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Thyroid abnormalities have now been confirmed among tens of thousands of children downwind from Fukushima. They are the first clear sign of an unfolding radioactive tragedy that demands this industry be buried forever.
Two years after Fukushima exploded, three still-smoldering reactors remind us that the nuclear power industry repeatedly told the world this could never happen.
And 72 years after the nuclear weapons industry began creating them, untold quantities of deadly wastes still leak at Hanford and at commercial reactor sites around the world, with no solution in sight.
Radiation can be slow to cause cancer, taking decades to kill.
But children can suffer quickly. Their cells grow faster than adults’. Their smaller bodies are more vulnerable. With the embryo and fetus, there can never be a “safe” dose of radiation. NO dose of radiation is too small to have a human impact.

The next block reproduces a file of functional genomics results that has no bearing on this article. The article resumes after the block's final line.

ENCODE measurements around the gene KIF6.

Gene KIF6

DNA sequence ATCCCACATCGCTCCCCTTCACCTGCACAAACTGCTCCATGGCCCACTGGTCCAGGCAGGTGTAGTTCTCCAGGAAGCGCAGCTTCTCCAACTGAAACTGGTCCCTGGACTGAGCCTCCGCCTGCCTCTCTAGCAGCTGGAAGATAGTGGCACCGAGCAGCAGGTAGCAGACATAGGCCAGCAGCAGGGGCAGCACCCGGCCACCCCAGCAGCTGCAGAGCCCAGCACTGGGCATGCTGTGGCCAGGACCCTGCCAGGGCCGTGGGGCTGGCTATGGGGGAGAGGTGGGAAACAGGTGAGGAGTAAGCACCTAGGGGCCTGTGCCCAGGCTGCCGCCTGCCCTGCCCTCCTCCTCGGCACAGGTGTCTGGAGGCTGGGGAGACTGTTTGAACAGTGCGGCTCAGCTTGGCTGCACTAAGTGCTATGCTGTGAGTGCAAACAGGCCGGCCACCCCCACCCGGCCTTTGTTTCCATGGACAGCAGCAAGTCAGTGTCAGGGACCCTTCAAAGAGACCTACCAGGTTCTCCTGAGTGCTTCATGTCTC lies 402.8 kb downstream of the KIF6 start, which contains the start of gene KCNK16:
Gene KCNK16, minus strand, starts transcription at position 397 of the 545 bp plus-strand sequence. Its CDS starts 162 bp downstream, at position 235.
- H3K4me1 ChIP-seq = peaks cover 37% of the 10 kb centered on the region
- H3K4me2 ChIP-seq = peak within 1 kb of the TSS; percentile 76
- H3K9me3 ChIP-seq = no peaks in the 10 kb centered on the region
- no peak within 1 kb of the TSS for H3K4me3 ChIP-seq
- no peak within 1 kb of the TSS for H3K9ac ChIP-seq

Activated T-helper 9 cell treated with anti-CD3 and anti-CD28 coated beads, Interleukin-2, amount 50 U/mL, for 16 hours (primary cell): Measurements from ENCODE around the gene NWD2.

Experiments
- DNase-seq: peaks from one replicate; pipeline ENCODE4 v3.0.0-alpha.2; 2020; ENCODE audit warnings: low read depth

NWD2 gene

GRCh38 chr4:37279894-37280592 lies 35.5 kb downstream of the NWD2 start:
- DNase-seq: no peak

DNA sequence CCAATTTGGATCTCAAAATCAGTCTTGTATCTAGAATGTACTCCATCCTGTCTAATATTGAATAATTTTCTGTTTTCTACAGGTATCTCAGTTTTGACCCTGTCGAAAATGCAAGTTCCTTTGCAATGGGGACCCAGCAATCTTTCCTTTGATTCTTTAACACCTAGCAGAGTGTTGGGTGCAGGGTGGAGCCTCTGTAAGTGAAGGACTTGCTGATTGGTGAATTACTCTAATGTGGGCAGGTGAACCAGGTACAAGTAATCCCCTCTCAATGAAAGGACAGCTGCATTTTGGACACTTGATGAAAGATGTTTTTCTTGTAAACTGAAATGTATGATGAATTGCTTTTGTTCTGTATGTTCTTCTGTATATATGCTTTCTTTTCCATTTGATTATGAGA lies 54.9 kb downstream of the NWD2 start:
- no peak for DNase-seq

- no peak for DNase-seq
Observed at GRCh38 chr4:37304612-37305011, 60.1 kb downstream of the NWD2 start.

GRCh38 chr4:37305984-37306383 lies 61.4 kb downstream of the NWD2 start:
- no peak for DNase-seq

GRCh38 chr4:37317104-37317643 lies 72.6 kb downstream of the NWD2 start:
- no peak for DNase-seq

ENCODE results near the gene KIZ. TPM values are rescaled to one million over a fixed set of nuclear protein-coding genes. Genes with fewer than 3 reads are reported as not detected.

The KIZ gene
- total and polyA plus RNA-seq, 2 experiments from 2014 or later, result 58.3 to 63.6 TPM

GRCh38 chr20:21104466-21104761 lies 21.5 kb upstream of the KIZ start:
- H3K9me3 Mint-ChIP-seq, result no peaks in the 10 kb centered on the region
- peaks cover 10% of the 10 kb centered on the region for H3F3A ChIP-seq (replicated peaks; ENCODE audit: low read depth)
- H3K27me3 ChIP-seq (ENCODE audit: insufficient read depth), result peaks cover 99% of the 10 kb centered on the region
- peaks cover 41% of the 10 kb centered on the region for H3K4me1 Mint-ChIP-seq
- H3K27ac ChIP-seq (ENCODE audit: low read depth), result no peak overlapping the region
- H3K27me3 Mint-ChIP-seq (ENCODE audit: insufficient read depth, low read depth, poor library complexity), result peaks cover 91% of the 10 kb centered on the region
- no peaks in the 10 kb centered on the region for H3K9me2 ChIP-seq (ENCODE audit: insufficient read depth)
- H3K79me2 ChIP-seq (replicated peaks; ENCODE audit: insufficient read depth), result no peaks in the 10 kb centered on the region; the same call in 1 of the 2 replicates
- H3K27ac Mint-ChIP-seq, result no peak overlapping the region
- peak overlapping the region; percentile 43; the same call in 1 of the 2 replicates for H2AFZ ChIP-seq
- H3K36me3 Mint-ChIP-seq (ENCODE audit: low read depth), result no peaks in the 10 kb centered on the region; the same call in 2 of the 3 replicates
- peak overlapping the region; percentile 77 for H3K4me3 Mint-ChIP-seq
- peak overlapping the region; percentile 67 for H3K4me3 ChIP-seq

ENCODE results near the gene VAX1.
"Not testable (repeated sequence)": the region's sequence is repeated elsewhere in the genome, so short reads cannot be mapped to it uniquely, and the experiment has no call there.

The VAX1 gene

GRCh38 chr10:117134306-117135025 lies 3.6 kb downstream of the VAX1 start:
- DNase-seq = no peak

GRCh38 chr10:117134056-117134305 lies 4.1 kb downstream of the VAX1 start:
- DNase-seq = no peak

One and a half years later, the consensus seems to be that the site of the Fukushima nuclear accident cannot be cleaned up or contained until future generations invent the technology to do so, Washington’s Blog notes:
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World-renowned physicist Michio Kaku said recently: “It will take years to invent a new generation of robots able to withstand the radiation.” The world leader in decommissioning nuclear reactors, and one of the main contractors hired to clean up Fukushima – EnergySolutions – made a similar point in May:
Concerning the extraction of fuel debris [at Fukushima], “There is no technology which may be directly applied,” said [top EnergySolutions executive] Morant.
A top American government nuclear expert – William D. Magwood – told the U.S. Senate Committee on Environment and Public Works:
There will need to be new technologies and new methodologies created to be able to enable them to clean the site up and some of these technologies don’t exist yet, so there’s a long way to go with that…There’s a long, long way to go.